The Office of Inspector General for the Fed/CFPB has sent a memorandum to the CFPB, the subject of which is “The CFPB Can Enhance Its Process for Notifying Prudential Regulators of Potential Material Violations.” The memo follows up on a report issued last month by the Offices of Inspector General for the Fed/CFPB, FDIC, Treasury and NCUA setting forth the results of their review of the extent to which the CFPB and prudential regulators (FDIC, Fed, OCC and NCUA) were coordinating their supervisory activities and avoiding duplication of regulatory oversight responsibilities.
For insured depository institutions and credit unions with assets of $10 billion or less, Dodd-Frank left the authority to examine such institutions for compliance with federal consumer financial laws with the prudential regulators but allowed the CFPB to include its examiners on a sampling basis in examinations. While the OIGs found that the CFPB and prudential regulators were generally coordinating their regulatory oversight activities for federal consumer financial laws consistent with Dodd-Frank, they found various opportunities for enhanced coordination, including with regard to the CFPB’s approach for providing notifications or recommendations to the prudential regulators when the CFPB believes a smaller institution has violated a federal consumer financial law.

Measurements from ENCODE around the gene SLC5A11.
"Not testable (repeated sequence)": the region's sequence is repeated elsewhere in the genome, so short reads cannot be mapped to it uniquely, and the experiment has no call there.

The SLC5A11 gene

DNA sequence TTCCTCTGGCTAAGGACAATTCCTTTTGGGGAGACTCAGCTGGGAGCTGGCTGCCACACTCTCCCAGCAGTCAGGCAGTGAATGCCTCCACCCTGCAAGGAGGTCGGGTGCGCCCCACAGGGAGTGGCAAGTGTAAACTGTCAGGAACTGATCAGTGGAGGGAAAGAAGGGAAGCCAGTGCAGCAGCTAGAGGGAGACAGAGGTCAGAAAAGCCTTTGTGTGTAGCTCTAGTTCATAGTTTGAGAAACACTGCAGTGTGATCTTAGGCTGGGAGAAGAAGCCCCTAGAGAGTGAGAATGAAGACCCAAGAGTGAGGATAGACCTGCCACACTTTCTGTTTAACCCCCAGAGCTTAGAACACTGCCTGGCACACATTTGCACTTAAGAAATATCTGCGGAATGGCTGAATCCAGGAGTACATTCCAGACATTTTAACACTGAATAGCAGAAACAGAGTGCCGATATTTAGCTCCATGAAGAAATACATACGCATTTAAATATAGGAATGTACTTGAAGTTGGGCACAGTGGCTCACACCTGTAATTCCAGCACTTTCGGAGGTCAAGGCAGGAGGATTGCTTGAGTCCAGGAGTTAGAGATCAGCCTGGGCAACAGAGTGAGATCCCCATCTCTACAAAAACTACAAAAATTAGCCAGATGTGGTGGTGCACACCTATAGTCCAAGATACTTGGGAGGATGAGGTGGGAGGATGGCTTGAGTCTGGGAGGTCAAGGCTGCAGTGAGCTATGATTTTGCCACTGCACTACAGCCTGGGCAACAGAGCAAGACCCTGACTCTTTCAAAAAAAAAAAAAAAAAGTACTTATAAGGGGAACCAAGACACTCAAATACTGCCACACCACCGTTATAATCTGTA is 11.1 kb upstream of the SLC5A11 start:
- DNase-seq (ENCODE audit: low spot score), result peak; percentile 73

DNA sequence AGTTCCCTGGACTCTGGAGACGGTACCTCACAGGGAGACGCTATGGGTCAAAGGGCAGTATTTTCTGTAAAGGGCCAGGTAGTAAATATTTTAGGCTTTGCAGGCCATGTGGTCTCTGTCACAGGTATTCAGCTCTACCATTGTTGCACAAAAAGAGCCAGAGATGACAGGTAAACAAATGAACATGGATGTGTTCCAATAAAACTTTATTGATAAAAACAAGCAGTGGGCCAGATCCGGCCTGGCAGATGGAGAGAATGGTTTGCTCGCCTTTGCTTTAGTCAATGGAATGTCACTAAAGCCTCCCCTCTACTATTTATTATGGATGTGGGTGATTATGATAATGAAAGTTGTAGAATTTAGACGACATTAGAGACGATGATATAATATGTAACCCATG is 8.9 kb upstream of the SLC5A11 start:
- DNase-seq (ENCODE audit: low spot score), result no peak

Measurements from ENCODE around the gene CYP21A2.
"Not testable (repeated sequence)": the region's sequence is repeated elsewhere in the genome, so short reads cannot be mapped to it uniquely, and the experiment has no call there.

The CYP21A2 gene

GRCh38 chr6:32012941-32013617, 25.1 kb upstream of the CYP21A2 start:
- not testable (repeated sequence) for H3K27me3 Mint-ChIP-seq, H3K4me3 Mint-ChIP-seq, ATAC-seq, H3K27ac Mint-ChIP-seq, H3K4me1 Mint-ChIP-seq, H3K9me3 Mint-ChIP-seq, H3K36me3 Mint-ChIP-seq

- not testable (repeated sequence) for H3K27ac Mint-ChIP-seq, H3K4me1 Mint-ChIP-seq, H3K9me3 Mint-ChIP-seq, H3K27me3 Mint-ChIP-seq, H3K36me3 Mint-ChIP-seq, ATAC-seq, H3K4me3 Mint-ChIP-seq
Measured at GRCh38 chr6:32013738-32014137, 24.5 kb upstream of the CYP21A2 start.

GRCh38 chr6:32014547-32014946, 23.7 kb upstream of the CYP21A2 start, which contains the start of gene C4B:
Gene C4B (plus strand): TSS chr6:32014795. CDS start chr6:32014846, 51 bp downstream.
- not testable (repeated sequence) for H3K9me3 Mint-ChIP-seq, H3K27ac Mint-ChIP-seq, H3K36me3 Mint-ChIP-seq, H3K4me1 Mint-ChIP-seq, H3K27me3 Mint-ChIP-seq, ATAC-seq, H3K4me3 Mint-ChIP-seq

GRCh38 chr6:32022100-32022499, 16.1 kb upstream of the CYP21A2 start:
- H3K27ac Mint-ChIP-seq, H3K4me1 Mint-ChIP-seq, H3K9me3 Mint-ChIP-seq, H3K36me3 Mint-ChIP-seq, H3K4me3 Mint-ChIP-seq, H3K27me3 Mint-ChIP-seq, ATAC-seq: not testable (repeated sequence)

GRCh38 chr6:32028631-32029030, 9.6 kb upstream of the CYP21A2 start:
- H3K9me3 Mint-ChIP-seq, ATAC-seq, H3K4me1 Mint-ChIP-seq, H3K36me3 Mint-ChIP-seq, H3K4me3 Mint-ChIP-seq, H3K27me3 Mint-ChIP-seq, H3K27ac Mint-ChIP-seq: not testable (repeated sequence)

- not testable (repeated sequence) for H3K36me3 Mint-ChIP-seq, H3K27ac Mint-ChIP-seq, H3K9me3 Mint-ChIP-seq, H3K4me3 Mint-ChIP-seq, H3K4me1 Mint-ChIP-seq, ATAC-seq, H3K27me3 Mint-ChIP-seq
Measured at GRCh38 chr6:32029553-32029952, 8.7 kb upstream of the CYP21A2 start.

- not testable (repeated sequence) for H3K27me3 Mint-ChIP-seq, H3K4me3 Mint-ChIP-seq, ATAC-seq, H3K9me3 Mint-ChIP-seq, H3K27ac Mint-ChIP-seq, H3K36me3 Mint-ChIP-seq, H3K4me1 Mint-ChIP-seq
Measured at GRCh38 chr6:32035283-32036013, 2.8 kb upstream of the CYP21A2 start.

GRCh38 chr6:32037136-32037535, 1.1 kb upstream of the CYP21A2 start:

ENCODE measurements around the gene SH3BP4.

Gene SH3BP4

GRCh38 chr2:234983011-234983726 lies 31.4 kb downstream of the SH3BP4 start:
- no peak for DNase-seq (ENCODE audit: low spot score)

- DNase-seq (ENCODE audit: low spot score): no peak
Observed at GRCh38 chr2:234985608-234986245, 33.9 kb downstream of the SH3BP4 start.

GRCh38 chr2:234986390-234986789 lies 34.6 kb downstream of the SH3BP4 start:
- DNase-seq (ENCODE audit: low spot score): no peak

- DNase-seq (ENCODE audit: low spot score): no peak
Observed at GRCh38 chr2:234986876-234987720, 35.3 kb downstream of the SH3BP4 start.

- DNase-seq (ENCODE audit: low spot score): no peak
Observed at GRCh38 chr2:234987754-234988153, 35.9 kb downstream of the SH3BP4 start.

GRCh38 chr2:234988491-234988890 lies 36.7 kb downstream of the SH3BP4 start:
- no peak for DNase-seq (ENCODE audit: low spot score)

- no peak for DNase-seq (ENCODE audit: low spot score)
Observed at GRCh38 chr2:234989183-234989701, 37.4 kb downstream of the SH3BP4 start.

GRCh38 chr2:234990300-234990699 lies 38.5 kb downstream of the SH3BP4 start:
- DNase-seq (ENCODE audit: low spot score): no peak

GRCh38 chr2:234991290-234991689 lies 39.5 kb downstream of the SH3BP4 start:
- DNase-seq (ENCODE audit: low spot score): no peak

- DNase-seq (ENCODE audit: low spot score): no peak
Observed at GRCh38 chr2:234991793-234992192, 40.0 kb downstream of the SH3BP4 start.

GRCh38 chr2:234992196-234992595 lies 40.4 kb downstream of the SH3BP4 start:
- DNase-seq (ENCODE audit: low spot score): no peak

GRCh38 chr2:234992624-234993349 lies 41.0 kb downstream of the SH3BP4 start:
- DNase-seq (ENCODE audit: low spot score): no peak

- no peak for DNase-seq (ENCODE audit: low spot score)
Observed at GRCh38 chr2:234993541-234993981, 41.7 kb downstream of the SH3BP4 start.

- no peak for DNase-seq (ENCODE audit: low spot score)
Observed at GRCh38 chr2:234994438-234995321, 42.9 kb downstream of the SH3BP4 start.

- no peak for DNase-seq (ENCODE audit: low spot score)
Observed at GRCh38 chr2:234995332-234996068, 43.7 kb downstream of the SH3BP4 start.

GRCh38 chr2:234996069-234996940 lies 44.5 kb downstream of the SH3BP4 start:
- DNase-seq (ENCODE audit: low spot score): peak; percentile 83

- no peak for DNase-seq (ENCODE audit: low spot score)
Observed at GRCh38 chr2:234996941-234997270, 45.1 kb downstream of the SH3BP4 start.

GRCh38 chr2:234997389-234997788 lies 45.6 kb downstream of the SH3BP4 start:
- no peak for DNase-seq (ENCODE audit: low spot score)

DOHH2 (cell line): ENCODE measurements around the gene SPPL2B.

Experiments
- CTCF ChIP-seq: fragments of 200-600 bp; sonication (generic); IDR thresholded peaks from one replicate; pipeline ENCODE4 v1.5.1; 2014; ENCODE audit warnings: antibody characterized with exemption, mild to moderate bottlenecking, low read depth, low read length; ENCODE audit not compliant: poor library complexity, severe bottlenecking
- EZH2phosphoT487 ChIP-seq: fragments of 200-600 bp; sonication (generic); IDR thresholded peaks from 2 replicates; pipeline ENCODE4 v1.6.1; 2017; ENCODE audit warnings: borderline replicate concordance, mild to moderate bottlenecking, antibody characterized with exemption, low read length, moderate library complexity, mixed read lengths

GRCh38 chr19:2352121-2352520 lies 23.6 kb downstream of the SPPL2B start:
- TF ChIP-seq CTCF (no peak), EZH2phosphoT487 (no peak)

In its memorandum, the Fed/CFPB OIG states that it was unable to verify that the CFPB has been consistently complying with Section 1026(d) of Dodd-Frank, which requires the CFPB to notify the relevant prudential regulator in writing and recommend appropriate action if it has reason to believe that an insured depository institution or credit union with assets of $10 billion or less has committed a material violation of a federal consumer financial law. Section 1026(d) also requires the relevant prudential regulator to respond in writing within 60 days. The OIG found that the CFPB did not have a policy to require the tracking of such written notifications and recommendations or responses and also did not have guidelines outlining the factors to be considered when assessing the materiality of a violation, detailing any approvals needed for such a determination, or describing when a written notification or recommendation is necessary.
The Fed/CFPB OIG’s memorandum contains a recommendation for the CFPB to develop and implement a policy that (1) outlines the process for assessing the materiality of a violation and provides guidance on determining whether a written notification or recommendation is necessary, and (2) requires the tracking of such written notifications and recommendations and responses. The memo indicates that since the OIG discussed its recommendations with the CFPB, the CFPB finalized a policy that outlines an escalation and approval process that precedes a written notification and a tracking process for written notifications and recommendations. In his response to the memo, CFPB Deputy Director Steven Antonakes indicated that the CFPB also plans to track written responses received from prudential regulators.
The Fed/CFPB OIG noted in its memorandum that there have already been three instances in which the CFPB has notified prudential regulators of a potential material violation of federal consumer financial law by a smaller institution. As a result, smaller institutions should expect to see more such notifications from the CFPB to prudential regulators.